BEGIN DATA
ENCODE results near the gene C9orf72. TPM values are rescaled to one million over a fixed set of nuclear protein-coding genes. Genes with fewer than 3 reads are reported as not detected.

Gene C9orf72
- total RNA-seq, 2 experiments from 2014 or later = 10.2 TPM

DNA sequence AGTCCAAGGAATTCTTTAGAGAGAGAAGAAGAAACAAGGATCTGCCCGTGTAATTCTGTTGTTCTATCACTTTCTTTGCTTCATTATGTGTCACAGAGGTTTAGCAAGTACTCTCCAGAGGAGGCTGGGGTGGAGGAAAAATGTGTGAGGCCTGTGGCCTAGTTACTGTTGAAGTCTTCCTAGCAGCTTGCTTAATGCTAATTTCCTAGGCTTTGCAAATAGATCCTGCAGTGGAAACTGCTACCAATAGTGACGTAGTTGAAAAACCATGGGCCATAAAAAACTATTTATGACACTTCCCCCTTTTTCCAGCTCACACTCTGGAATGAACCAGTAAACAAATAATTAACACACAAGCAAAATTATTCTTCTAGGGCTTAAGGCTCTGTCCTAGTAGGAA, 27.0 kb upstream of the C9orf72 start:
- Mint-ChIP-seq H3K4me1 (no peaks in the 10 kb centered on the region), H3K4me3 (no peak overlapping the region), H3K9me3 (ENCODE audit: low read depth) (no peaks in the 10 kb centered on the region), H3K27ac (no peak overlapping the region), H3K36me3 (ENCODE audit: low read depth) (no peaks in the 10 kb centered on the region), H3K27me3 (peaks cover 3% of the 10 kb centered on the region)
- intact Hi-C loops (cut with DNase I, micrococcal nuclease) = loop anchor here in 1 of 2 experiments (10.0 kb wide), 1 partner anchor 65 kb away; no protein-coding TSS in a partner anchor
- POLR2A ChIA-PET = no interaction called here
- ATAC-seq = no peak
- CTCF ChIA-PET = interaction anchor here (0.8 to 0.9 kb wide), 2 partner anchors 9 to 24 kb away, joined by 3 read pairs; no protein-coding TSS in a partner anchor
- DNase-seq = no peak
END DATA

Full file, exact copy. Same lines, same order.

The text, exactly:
ENCODE results near the gene C9orf72. TPM values are rescaled to one million over a fixed set of nuclear protein-coding genes. Genes with fewer than 3 reads are reported as not detected.

Gene C9orf72
- total RNA-seq, 2 experiments from 2014 or later = 10.2 TPM

DNA sequence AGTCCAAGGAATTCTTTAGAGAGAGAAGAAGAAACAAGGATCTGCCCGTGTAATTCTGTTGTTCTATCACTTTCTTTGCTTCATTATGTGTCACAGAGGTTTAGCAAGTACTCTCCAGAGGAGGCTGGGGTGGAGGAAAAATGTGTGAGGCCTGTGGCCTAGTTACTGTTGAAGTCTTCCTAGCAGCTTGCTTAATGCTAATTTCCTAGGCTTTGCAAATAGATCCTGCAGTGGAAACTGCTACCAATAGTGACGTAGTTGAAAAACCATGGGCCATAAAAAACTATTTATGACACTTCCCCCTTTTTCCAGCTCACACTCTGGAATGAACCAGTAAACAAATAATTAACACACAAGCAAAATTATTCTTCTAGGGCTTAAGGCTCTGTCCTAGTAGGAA, 27.0 kb upstream of the C9orf72 start:
- Mint-ChIP-seq H3K4me1 (no peaks in the 10 kb centered on the region), H3K4me3 (no peak overlapping the region), H3K9me3 (ENCODE audit: low read depth) (no peaks in the 10 kb centered on the region), H3K27ac (no peak overlapping the region), H3K36me3 (ENCODE audit: low read depth) (no peaks in the 10 kb centered on the region), H3K27me3 (peaks cover 3% of the 10 kb centered on the region)
- intact Hi-C loops (cut with DNase I, micrococcal nuclease) = loop anchor here in 1 of 2 experiments (10.0 kb wide), 1 partner anchor 65 kb away; no protein-coding TSS in a partner anchor
- POLR2A ChIA-PET = no interaction called here
- ATAC-seq = no peak
- CTCF ChIA-PET = interaction anchor here (0.8 to 0.9 kb wide), 2 partner anchors 9 to 24 kb away, joined by 3 read pairs; no protein-coding TSS in a partner anchor
- DNase-seq = no peak